Buying a REO or foreclosure in Landrum
What's an REO?
REO's or Real Estate Owned are houses that have been foreclosed upon which the bank or mortage company currently owns. This is unlike real estate up for foreclosure auction. If you buy a property during a foreclosure sale, you must pay at least the loan balance plus any interest and other fees added during the foreclosure process. The buyer must also be ready to pay with cash in hand. To top everything off, you'll accept the property completely as is. That possibly could comprise prevailing liens and even current residents that may require expulsion.
A REO, on the other hand, is a more tidy and attractive option. The REO property was unable to find a buyer during foreclosure auction. The bank now owns it. The bank will attend to the removal of tax liens, evict occupants if needed and generally prepare for the issuance of a title insurance policy to the buyer at closing. Take notice that REOs may be exempt from typical disclosure requirements. For instance, in Calfornia, banks are not required to give a Transfer Disclosure Statement, a document that normally requires sellers to make known any defects they are aware of.
Are REO's a bargain in Landrum?
It is occasionally though that any REO must be a good deal and an chance for easy money. This isn't always true. You have to be cautious about buying a REO if your intent is make money. While it's true that the bank is usually anxious to sell it fast, they are also strongly motivated to get as much as they can for it. When pondering the value of a REO, you need to look closely at comparable sales in the neighborhood and be sure to take into account the time and cost of any repairs or remodeling needed to prepare the house for resale. It is possible to find REOs with money-making potential, and many people do very well buying foreclosures. But there are also many REO's that are not good buys and may not be money makers.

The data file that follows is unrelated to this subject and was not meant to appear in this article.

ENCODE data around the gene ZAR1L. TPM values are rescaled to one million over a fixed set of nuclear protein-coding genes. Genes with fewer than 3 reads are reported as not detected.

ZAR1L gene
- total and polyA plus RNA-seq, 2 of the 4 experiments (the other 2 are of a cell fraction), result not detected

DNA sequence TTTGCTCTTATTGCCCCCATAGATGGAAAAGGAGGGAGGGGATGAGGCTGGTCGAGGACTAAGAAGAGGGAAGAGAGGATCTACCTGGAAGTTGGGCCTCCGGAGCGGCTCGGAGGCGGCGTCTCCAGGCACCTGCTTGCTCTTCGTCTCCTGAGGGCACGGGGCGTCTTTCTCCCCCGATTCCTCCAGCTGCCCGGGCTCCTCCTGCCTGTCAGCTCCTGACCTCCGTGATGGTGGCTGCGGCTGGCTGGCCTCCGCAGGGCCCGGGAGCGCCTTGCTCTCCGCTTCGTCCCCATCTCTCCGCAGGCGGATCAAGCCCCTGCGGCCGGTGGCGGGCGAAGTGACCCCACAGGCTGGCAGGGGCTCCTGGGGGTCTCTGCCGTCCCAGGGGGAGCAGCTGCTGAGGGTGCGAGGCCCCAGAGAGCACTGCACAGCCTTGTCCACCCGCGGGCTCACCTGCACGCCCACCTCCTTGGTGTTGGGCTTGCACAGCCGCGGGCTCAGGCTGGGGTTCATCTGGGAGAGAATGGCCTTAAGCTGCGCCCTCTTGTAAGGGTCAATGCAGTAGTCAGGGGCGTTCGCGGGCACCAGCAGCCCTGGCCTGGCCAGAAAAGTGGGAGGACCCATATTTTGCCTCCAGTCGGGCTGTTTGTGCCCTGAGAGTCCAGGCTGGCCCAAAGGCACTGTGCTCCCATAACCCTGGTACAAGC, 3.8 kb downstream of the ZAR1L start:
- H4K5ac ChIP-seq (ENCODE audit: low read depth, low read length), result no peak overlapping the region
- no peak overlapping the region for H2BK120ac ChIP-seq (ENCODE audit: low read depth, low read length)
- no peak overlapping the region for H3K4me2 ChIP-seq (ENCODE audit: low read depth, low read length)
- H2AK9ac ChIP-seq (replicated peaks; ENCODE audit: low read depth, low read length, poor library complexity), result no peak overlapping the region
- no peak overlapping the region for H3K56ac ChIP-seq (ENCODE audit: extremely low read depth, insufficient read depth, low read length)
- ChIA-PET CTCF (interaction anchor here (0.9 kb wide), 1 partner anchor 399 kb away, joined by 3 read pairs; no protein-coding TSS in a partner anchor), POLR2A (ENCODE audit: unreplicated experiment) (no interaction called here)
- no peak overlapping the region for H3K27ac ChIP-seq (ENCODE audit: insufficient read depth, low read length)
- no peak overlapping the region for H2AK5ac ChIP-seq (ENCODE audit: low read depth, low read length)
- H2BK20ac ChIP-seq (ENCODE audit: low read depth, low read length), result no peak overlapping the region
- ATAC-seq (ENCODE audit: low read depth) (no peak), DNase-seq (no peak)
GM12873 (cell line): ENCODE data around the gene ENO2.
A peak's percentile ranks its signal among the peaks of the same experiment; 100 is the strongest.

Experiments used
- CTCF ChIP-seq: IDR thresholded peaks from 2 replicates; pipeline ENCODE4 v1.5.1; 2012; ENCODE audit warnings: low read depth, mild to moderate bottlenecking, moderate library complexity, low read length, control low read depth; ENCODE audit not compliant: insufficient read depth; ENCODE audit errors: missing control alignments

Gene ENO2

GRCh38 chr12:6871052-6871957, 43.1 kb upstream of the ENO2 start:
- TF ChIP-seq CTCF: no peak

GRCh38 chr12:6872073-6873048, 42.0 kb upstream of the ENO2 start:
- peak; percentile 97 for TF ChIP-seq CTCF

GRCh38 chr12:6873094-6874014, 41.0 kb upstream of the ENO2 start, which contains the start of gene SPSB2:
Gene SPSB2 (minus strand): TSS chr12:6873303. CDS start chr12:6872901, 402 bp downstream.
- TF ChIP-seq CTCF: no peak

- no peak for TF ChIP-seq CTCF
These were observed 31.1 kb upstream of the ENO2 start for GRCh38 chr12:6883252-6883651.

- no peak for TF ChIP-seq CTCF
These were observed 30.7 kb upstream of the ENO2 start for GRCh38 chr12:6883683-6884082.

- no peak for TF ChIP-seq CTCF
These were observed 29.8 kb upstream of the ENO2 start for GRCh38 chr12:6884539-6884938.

Time to make an offer?
Most lenders have a REO department that you'll work with in buying a REO property from them. Usually the REO department will use a listing agent to get their REO properties listed on the local MLS. Before making your offer, you'll want to contact either the listing agent or REO department at the bank and find out as much as you can about what they know concerning the condition of the property and what their process is for taking offers. Since banks most commonly sell REO properties "as is", you'll want to be sure and include an inspection contingency in your offer that gives you time to check for unknown damage and cancel the offer if you find it.
As with making any offer on real estate, providing documentation of your ability to pay may make your offer more attractive, such as a pre-approval letter from a lender. After you've presented your offer, you can expect the bank to respond with a counter offer. At this point it will be up to you to decide whether to accept their counter, or offer a counter to the counter offer. Be aware, you'll be dealing with a process that most likely involves several people at the bank, and they don't work evenings or weekends. It's typical for the process of offers and counter offers to take days or even weeks.